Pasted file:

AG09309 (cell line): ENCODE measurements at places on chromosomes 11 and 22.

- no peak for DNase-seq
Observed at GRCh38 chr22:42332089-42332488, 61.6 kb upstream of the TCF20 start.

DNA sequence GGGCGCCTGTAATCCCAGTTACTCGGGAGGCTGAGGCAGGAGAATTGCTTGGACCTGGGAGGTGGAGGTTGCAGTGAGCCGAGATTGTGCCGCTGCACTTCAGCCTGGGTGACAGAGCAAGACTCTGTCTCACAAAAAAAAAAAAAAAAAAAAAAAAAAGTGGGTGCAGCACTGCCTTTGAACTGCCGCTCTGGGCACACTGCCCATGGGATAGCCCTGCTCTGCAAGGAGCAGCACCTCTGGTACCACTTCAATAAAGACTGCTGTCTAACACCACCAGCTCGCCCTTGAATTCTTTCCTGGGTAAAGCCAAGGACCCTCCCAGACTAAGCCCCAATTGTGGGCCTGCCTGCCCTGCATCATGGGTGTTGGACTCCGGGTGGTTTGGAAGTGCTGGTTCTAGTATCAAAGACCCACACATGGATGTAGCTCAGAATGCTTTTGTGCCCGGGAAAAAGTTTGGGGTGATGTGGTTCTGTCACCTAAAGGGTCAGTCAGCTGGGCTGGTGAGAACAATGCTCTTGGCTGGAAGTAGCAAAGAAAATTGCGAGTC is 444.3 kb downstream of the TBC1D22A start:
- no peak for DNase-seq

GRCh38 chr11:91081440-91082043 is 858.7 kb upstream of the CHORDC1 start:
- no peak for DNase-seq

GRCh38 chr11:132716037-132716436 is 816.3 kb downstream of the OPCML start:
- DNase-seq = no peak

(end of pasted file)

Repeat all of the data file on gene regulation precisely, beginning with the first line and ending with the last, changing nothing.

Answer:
AG09309 (cell line): ENCODE measurements at places on chromosomes 11 and 22.

- no peak for DNase-seq
Observed at GRCh38 chr22:42332089-42332488, 61.6 kb upstream of the TCF20 start.

DNA sequence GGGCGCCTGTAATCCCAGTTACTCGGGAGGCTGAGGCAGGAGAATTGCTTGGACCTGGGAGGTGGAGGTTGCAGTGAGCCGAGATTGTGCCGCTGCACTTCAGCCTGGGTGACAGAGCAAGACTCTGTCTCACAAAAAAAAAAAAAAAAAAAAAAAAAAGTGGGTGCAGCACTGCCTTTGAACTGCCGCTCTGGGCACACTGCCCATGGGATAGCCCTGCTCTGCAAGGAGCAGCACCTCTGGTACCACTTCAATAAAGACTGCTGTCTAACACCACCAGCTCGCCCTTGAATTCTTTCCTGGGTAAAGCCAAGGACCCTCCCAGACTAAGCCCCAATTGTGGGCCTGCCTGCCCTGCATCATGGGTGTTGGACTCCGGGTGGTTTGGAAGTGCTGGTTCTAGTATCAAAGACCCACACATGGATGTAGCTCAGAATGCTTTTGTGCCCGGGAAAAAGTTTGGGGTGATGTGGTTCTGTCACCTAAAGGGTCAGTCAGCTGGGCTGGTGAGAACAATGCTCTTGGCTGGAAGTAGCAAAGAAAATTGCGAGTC is 444.3 kb downstream of the TBC1D22A start:
- no peak for DNase-seq

GRCh38 chr11:91081440-91082043 is 858.7 kb upstream of the CHORDC1 start:
- no peak for DNase-seq

GRCh38 chr11:132716037-132716436 is 816.3 kb downstream of the OPCML start:
- DNase-seq = no peak